Timios wrote:Did Jesus ever tell a lie in order not to hurt someone's feelings? It seems to me that He always told it like it is.
Events documented in the Bible are typically hard truths, told to sinners who needed to be made aware of their sin. We're not given much in the way of 1st century Judaean hospitality customs.
What if two situations are in conflict? In an example I gave, one's own Mother invites them over for Christmas dinner, and proceeds to cook a dry ham and gives a bad present, say, an ugly Christmas sweater she knitted herself.
Dwight: I would give my mom and hug and a kiss and thank her for the meal and sweater without further comment. If she specifically asks what I thought of the meal or gift, I would gently tell her the truth. For example: "Thank you but I usually like my ham (although I don't generally eat ham) a little more moist." or "That sweater is really not the style that I wear, but thank you so much for making it."
Dwight: I have on occasion had customers on my mail route give me a bottle of wine for Christmas. I do not drink alcohol of any kind, so I just tell them right away, up front: "Thanks so much for your gift, but I do not drink." Then I give them their bottle back. I'm not trying to be offensive, but if they are offended, I cannot help that. One customer even asked me to give it to someone else but I politely refused. I do not believe in drinking alcohol, so why would I give it away to someone else?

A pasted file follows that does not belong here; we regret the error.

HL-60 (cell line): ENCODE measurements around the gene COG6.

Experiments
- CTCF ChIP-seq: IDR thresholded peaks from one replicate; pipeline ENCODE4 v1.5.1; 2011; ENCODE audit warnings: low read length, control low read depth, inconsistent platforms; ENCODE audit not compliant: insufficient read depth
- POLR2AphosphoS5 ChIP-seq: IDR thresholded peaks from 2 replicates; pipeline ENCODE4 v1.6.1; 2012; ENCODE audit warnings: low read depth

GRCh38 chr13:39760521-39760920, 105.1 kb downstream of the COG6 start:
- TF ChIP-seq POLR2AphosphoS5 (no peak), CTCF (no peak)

Dwight: The Bible says to speak the truth in love. I agree with some of the others here that the only Biblical justification for lying is to save someone's life, like Rahab or the midwives in Egypt. David "lied" when he pretended to be mentally retarded to save his own life. He also lied when he told the priest that he was on a special mission for King Saul, when actually he was fleeing from King Saul. It appears that that lie actually resulted in the death of the priest and his whole family.